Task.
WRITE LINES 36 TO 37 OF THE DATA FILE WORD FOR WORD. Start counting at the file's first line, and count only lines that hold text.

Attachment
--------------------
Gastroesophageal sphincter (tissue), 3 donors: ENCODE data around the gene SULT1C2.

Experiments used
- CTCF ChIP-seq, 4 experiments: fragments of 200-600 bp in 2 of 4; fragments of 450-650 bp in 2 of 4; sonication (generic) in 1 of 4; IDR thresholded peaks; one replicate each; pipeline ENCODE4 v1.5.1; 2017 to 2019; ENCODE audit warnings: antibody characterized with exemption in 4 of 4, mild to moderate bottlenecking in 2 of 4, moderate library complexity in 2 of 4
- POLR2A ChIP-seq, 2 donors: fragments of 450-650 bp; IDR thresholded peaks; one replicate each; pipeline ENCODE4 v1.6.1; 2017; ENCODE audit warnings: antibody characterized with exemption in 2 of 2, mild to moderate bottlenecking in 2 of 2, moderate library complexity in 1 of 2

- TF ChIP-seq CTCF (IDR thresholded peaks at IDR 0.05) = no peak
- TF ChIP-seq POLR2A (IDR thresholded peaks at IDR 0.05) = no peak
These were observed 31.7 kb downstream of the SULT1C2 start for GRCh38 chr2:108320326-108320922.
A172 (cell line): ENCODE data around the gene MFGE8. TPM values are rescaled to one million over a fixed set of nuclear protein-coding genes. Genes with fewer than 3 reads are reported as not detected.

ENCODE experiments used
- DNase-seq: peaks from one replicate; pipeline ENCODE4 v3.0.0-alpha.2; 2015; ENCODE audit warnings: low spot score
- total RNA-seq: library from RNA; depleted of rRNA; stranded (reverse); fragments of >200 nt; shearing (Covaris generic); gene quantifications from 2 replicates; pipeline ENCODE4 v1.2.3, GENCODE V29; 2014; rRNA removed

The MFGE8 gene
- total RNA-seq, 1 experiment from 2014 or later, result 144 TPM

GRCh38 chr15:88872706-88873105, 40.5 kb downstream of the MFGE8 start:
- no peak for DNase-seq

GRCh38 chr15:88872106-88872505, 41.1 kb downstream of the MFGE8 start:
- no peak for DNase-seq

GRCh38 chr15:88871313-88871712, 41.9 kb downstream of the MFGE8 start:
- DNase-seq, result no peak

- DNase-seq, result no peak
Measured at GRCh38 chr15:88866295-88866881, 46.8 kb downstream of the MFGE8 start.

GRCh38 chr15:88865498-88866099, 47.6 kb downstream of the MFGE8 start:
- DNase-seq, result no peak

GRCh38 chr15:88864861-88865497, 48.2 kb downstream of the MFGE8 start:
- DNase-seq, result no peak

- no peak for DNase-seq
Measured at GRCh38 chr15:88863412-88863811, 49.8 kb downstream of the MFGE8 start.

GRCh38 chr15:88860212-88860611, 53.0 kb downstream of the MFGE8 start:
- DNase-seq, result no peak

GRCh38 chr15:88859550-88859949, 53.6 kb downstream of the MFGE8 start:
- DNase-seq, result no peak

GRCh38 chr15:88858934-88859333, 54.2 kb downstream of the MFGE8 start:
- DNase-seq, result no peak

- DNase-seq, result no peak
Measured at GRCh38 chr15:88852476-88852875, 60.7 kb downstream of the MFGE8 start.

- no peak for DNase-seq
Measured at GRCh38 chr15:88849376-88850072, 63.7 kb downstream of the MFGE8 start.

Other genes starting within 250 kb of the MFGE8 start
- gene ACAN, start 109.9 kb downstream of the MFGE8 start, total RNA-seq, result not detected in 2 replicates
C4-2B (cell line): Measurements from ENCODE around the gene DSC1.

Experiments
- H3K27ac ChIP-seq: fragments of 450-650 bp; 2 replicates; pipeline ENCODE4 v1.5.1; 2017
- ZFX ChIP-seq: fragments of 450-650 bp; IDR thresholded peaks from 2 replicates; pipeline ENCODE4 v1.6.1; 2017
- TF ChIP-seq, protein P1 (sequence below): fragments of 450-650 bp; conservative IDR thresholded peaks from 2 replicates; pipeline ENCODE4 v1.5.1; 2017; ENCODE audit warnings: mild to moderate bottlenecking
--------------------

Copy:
- no peak for DNase-seq
Measured at GRCh38 chr15:88849376-88850072, 63.7 kb downstream of the MFGE8 start.